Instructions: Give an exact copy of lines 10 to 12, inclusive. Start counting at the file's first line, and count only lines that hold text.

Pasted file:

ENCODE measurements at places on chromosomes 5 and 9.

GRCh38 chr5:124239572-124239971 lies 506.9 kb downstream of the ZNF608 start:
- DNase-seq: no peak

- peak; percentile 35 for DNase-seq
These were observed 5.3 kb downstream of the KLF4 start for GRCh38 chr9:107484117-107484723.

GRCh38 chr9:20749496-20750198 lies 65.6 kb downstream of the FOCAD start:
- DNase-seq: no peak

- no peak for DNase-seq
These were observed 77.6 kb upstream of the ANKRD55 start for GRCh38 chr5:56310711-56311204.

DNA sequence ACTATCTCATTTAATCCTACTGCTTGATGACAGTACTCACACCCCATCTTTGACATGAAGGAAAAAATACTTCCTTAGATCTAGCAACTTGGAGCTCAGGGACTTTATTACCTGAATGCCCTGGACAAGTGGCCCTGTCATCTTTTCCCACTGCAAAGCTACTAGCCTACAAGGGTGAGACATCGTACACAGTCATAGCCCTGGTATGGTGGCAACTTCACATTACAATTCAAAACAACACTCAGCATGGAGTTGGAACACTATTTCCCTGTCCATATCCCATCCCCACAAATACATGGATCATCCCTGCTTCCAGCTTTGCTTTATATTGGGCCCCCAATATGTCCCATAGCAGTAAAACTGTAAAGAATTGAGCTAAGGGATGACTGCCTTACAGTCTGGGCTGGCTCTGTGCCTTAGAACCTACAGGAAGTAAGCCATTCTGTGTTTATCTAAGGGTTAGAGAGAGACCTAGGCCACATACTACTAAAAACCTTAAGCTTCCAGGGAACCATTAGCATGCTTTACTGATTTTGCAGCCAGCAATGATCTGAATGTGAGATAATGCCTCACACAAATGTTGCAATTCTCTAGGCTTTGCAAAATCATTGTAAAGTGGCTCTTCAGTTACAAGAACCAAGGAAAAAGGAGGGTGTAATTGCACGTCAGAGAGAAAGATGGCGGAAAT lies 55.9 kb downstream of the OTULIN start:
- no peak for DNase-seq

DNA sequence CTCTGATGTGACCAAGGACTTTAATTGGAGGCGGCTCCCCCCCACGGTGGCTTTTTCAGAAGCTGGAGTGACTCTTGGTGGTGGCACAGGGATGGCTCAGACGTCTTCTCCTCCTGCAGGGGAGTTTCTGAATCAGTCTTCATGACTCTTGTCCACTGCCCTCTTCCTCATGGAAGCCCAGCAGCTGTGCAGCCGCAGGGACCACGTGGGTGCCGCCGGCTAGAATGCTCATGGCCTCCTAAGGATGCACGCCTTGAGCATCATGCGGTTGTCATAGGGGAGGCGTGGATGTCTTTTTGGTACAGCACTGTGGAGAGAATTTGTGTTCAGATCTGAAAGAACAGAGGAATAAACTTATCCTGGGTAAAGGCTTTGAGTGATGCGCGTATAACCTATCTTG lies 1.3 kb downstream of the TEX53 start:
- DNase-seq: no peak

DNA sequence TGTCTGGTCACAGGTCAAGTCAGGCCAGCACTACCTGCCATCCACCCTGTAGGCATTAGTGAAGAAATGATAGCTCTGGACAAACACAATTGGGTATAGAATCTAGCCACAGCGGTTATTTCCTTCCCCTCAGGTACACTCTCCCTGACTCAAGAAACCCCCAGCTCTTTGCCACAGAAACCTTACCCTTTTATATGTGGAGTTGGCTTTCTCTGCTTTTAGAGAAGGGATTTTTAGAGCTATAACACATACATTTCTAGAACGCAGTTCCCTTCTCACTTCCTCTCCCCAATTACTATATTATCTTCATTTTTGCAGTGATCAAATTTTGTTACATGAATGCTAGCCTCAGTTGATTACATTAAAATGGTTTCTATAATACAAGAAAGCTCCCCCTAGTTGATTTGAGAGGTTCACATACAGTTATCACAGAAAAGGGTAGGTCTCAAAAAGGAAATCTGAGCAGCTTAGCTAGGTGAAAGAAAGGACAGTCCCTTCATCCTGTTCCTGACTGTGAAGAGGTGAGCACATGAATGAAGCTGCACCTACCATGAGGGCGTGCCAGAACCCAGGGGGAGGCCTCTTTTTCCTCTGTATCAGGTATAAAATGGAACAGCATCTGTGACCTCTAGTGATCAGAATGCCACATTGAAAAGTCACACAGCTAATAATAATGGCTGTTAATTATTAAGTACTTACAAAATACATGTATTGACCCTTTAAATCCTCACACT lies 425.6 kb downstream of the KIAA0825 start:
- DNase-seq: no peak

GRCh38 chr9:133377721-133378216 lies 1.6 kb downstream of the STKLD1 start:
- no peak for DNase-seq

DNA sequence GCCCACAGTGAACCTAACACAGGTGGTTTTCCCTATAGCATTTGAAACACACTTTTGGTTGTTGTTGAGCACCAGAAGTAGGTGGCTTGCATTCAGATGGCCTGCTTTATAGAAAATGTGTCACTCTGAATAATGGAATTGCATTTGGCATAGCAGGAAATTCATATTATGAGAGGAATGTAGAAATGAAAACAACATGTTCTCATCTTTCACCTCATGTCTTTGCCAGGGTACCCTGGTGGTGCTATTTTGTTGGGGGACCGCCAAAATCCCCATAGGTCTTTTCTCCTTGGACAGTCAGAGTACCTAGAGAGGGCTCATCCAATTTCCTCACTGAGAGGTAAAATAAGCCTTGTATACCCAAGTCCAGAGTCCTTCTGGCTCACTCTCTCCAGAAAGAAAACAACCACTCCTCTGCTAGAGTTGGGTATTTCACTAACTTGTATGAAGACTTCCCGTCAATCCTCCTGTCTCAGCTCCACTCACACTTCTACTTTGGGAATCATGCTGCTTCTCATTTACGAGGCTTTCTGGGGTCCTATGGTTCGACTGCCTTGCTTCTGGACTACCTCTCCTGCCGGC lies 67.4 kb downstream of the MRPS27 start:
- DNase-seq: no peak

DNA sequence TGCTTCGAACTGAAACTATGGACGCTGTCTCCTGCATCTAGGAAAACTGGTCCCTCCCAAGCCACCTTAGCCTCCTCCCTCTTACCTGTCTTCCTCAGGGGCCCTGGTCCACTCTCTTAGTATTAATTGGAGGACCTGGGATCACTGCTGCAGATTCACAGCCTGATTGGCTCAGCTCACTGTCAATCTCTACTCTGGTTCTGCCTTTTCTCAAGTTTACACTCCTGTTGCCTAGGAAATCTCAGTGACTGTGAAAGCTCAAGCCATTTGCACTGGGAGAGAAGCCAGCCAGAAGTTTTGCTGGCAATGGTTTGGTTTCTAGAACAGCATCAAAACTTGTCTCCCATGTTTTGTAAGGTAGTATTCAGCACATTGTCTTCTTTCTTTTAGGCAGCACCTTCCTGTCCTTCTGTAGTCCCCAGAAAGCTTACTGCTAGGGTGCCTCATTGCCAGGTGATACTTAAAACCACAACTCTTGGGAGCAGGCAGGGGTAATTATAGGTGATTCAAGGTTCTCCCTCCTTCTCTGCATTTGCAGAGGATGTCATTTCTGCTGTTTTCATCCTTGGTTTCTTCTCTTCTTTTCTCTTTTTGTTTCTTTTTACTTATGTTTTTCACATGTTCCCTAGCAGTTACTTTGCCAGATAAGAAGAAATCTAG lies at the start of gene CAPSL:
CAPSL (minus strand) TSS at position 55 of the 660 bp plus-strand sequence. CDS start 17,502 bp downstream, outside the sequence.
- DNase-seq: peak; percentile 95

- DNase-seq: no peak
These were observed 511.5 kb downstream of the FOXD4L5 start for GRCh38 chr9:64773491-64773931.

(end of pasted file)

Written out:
DNA sequence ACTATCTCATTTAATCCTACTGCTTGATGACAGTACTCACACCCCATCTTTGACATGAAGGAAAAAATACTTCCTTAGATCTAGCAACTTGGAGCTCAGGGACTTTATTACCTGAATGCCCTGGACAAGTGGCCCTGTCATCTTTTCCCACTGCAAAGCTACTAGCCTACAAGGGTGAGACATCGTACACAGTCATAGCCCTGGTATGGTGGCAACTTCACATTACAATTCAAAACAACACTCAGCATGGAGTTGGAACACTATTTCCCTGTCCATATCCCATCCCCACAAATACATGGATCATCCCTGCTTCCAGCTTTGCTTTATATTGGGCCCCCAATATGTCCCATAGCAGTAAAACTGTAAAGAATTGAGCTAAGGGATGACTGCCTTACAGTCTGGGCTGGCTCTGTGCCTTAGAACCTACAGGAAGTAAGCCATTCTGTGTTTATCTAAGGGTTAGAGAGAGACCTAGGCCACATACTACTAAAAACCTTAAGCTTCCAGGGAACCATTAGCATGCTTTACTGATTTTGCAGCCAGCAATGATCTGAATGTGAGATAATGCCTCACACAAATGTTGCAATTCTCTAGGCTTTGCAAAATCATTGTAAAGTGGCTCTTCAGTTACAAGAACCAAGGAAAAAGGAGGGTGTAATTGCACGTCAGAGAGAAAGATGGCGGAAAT lies 55.9 kb downstream of the OTULIN start:
- no peak for DNase-seq

DNA sequence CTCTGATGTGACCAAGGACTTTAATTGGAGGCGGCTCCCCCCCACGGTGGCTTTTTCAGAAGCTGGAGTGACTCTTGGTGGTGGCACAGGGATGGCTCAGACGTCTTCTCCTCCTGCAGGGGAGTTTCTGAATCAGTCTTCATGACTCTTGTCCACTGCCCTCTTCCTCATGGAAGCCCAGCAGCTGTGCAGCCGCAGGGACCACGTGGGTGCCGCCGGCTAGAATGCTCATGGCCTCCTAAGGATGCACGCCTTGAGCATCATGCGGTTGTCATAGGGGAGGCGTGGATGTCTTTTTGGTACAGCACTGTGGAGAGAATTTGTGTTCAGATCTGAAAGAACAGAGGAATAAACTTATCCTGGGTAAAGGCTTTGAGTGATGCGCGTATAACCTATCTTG lies 1.3 kb downstream of the TEX53 start: